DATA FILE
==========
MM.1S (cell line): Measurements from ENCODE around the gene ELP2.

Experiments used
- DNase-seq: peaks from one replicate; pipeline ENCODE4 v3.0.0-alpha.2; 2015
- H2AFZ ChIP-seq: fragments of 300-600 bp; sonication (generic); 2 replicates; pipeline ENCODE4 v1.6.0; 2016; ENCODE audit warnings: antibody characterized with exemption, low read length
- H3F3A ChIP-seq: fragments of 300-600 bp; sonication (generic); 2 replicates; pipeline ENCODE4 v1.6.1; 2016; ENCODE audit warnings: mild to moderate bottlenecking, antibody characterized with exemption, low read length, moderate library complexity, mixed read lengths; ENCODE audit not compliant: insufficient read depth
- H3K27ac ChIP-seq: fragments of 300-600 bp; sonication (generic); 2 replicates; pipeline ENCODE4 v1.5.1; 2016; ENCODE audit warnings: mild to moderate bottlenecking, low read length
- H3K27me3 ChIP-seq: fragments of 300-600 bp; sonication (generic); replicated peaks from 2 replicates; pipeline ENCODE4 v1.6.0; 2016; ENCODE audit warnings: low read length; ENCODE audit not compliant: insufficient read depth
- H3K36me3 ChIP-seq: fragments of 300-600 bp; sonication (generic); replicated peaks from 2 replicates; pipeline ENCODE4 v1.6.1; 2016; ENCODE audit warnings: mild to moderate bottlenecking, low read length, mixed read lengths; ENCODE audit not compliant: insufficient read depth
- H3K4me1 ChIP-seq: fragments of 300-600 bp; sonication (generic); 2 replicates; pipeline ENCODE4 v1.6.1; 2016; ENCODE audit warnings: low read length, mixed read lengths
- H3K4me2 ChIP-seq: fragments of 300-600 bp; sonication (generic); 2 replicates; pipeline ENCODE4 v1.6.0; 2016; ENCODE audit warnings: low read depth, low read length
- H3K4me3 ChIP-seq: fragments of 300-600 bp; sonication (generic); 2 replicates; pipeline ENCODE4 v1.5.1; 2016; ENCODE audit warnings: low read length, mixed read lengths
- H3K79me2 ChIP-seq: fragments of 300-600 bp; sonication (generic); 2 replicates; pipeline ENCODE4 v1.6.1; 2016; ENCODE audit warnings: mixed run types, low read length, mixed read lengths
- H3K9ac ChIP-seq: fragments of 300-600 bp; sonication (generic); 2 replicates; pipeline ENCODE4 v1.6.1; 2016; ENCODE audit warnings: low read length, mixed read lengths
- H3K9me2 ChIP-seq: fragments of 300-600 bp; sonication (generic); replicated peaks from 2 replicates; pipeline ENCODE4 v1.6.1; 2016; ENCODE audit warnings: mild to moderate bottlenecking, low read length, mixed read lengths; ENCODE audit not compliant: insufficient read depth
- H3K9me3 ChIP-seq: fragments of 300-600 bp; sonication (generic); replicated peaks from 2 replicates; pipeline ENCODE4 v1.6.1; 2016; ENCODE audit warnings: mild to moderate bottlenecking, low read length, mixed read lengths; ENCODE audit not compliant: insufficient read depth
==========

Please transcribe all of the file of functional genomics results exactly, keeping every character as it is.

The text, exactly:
MM.1S (cell line): Measurements from ENCODE around the gene ELP2.

Experiments used
- DNase-seq: peaks from one replicate; pipeline ENCODE4 v3.0.0-alpha.2; 2015
- H2AFZ ChIP-seq: fragments of 300-600 bp; sonication (generic); 2 replicates; pipeline ENCODE4 v1.6.0; 2016; ENCODE audit warnings: antibody characterized with exemption, low read length
- H3F3A ChIP-seq: fragments of 300-600 bp; sonication (generic); 2 replicates; pipeline ENCODE4 v1.6.1; 2016; ENCODE audit warnings: mild to moderate bottlenecking, antibody characterized with exemption, low read length, moderate library complexity, mixed read lengths; ENCODE audit not compliant: insufficient read depth
- H3K27ac ChIP-seq: fragments of 300-600 bp; sonication (generic); 2 replicates; pipeline ENCODE4 v1.5.1; 2016; ENCODE audit warnings: mild to moderate bottlenecking, low read length
- H3K27me3 ChIP-seq: fragments of 300-600 bp; sonication (generic); replicated peaks from 2 replicates; pipeline ENCODE4 v1.6.0; 2016; ENCODE audit warnings: low read length; ENCODE audit not compliant: insufficient read depth
- H3K36me3 ChIP-seq: fragments of 300-600 bp; sonication (generic); replicated peaks from 2 replicates; pipeline ENCODE4 v1.6.1; 2016; ENCODE audit warnings: mild to moderate bottlenecking, low read length, mixed read lengths; ENCODE audit not compliant: insufficient read depth
- H3K4me1 ChIP-seq: fragments of 300-600 bp; sonication (generic); 2 replicates; pipeline ENCODE4 v1.6.1; 2016; ENCODE audit warnings: low read length, mixed read lengths
- H3K4me2 ChIP-seq: fragments of 300-600 bp; sonication (generic); 2 replicates; pipeline ENCODE4 v1.6.0; 2016; ENCODE audit warnings: low read depth, low read length
- H3K4me3 ChIP-seq: fragments of 300-600 bp; sonication (generic); 2 replicates; pipeline ENCODE4 v1.5.1; 2016; ENCODE audit warnings: low read length, mixed read lengths
- H3K79me2 ChIP-seq: fragments of 300-600 bp; sonication (generic); 2 replicates; pipeline ENCODE4 v1.6.1; 2016; ENCODE audit warnings: mixed run types, low read length, mixed read lengths
- H3K9ac ChIP-seq: fragments of 300-600 bp; sonication (generic); 2 replicates; pipeline ENCODE4 v1.6.1; 2016; ENCODE audit warnings: low read length, mixed read lengths
- H3K9me2 ChIP-seq: fragments of 300-600 bp; sonication (generic); replicated peaks from 2 replicates; pipeline ENCODE4 v1.6.1; 2016; ENCODE audit warnings: mild to moderate bottlenecking, low read length, mixed read lengths; ENCODE audit not compliant: insufficient read depth
- H3K9me3 ChIP-seq: fragments of 300-600 bp; sonication (generic); replicated peaks from 2 replicates; pipeline ENCODE4 v1.6.1; 2016; ENCODE audit warnings: mild to moderate bottlenecking, low read length, mixed read lengths; ENCODE audit not compliant: insufficient read depth